Effects of 50 Hz Magnetic Fields on the Viability of Different Bacterial Strains The effect of a 50 Hz magnetic field on the growth of different bacterial strains was studied. We used bacteria with different cell shapes. We compared rod-shaped bacteria (E. coli, L. adecarboxylata) and spherical bacteria (S. aureus, P. denitrificans, S. paucimobilis, R. erythropolis). The growth curves of control and magnetic fields exposed samples were measured. The cylindrical coil induced magnetic fields with inductions up to 10 mT. Duration of exposure varied up to 24 min. Exposure took place at laboratory temperature (24–26°C) and the air ventilator maintained the temperature of sample. We observed the decrease of optical densities in exposed samples. The magnetic field effect was bigger for rod-like bacteria. 50Hz
Effect of extremely low frequency electromagnetic fields on bacterial membrane ELF-EMF caused changes in physicochemical properties of both Gram-positive and Gram-negative bacteria. Hyperpolarization was seen in S. aureus and EDTA-treated E. coli. Surface potential showed a positive shift in S. aureus contrariwise to the negative shift seen in EDTA-untreated E. coli. Respiratory activity increased in both bacteria. A slight decrease in growth was observed.  
The effects of different intensities, frequencies and exposure times of extremely low-frequency electromagnetic fields on the growth of Staphylococcus aureus and Escherichia coli Magnetic intensity, frequency and exposure time of ELF-EMFs changed the characteristic responses for both microorganisms. Samples exposed to ELF-EMF showed a statistically significant decrease compared to their controls in colony forming capability, especially at long exposure times. An exposure to 4 mT–20 Hz ELF-EMF of 6 h produced maximum inhibition of CFU compared to their controls for both microorganisms (95.2% for S. aureus and 85% for E. coli).  
Effects of low-frequency magnetic fields on bacteria Escherichia coli We observed analogous effects in both experimental conditions. The growth curve of the exposed bacteria was lower than the control one. The ability of bacteria to form colonies decreased with increasing magnetic field intensity and with increasing time of exposure. The decrease in oxidoreductive activity with increasing time of exposure was observed, but the effect was due to a lower amount of bacteria surviving the exposure to the magnetic fields. The decrease in oxidoreductive activity and ability to form colonies were compared with the assumption that the effect of magnetic field is probably bactericidal.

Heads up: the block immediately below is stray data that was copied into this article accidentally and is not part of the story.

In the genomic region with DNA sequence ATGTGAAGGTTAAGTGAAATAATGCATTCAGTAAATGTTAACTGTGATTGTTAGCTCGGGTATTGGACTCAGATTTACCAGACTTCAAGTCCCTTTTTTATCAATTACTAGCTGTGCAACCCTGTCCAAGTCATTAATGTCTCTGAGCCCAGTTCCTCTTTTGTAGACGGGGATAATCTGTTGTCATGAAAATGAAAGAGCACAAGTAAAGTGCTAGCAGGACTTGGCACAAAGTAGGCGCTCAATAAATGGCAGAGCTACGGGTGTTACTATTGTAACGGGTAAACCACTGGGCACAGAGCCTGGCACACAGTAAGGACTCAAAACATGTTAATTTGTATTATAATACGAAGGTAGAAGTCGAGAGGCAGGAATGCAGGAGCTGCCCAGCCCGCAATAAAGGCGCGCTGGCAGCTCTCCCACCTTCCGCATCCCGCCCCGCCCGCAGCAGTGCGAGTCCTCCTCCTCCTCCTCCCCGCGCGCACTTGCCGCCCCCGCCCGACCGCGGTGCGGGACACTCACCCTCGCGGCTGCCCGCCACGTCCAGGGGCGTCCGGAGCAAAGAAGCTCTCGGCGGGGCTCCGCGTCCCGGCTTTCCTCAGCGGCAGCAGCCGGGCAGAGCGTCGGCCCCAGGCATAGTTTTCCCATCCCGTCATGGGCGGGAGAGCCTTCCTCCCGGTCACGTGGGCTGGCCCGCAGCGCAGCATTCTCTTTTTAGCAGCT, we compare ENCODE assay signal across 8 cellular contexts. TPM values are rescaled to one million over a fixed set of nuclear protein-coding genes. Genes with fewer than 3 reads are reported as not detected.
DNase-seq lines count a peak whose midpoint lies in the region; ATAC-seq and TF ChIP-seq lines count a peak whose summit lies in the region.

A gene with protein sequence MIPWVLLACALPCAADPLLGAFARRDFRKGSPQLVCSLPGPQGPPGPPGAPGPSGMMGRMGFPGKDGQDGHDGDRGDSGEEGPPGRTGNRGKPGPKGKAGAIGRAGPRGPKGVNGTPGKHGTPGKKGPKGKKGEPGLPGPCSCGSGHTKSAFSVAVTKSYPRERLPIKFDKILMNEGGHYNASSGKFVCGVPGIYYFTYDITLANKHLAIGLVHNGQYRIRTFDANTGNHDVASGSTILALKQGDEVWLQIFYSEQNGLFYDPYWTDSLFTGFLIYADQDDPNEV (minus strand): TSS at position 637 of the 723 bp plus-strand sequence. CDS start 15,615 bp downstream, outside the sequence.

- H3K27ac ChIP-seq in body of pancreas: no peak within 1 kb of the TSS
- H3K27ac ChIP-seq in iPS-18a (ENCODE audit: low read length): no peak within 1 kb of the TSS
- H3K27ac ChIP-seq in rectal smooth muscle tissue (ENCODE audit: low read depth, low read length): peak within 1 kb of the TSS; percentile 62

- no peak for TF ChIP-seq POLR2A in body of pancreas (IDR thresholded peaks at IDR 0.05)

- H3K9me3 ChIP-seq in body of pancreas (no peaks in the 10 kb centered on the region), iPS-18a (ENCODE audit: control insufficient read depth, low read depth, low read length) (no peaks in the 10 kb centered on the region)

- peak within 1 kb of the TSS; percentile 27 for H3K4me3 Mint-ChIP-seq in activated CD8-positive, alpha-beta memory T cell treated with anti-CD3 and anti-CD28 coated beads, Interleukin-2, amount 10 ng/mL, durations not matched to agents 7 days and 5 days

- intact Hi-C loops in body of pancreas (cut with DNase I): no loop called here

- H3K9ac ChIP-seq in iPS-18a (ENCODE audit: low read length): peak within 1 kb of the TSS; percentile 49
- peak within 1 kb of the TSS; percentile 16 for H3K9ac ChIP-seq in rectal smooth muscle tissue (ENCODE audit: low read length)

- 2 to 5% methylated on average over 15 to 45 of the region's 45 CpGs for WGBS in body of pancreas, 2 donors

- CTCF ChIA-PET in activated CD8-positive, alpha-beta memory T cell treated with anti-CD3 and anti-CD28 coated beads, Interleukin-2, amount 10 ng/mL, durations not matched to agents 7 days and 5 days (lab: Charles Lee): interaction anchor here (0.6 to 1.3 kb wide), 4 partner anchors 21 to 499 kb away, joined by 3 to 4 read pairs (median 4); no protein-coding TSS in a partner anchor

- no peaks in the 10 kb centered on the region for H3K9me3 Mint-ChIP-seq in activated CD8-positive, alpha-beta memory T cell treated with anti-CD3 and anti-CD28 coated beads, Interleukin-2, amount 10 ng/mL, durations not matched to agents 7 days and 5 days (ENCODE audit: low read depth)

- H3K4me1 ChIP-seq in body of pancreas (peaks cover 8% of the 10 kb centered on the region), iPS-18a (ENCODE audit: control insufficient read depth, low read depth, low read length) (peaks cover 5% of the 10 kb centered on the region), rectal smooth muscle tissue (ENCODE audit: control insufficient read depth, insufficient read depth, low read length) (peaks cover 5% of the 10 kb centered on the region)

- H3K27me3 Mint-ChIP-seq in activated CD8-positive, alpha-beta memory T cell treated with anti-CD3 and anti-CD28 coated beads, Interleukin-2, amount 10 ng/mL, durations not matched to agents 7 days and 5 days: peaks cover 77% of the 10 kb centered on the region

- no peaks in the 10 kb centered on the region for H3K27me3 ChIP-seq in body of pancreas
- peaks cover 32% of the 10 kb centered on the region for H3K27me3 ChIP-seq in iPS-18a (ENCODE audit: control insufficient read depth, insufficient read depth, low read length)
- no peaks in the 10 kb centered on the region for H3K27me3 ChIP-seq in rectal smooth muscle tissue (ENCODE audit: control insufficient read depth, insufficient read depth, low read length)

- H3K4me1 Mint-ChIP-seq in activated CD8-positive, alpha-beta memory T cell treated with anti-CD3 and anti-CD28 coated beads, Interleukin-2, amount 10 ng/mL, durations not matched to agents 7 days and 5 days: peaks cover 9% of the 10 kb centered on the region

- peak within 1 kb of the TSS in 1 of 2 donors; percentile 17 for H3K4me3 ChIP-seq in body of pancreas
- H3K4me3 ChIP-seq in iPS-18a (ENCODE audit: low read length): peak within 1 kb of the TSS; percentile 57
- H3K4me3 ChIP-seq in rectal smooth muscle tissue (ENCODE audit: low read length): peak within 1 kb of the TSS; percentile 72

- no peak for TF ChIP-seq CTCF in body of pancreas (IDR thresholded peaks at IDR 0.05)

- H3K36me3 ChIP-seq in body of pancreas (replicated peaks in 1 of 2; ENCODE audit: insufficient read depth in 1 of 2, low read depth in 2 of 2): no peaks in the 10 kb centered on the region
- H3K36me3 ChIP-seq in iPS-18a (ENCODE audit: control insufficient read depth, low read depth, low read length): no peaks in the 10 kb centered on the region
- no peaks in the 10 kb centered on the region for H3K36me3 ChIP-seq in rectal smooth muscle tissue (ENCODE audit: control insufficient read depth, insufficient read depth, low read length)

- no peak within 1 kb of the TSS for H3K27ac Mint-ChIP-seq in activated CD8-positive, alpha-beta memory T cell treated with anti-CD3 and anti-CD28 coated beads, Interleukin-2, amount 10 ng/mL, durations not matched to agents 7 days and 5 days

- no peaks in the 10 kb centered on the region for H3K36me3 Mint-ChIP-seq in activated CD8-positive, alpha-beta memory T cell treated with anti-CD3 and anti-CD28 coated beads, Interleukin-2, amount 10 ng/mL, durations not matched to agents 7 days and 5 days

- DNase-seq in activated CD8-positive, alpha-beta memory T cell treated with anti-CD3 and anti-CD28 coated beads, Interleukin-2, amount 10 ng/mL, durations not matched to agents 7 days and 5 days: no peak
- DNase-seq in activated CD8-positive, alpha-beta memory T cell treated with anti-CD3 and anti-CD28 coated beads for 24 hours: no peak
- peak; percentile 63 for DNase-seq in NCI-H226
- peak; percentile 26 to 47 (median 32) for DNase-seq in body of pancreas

Effects of extremely low-frequency electromagnetic fields on Helicobacter pylori biofilm.

 

The aim of this work was to investigate the effects of exposure to extremely low-frequency electromagnetic fields (ELF-EMF) both on biofilm formation and on mature biofilm of Helicobacter pylori. Bacterial cultures and 2-day-old biofilm of H. pylori ATCC 43629 were exposed to ELF-EMF (50 Hz frequency-1 mT intensity) for 2 days to assess their effect on the cell adhesion and on the mature biofilm detachment, respectively. All the exposed cultures and the respective sham exposed controls were studied for: the cell viability status, the cell morphological analysis, the biofilm mass measurement, the genotypic profile, and the luxS and amiA gene expression. The ELF-EMF acted on the bacterial population during the biofilm formation displaying significant differences in cell viability, as well as, in morphotypes measured by the prevalence of spiral forms (58.41%) in respect to the controls (33.14%), whereas, on mature biofilm, no significant differences were found when compared to the controls. The measurement of biofilm cell mass was significantly reduced in exposed cultures in both examined experimental conditions. No changes in DNA patterns were recorded, whereas a modulation in amiA gene expression was detected. An exposure to ELF-EMF of H. pylori biofilm induces phenotypic changes on adhering bacteria and decreases the cell adhesion unbalancing the bacterial population therefore reducing the H. pylori capability to protect itself.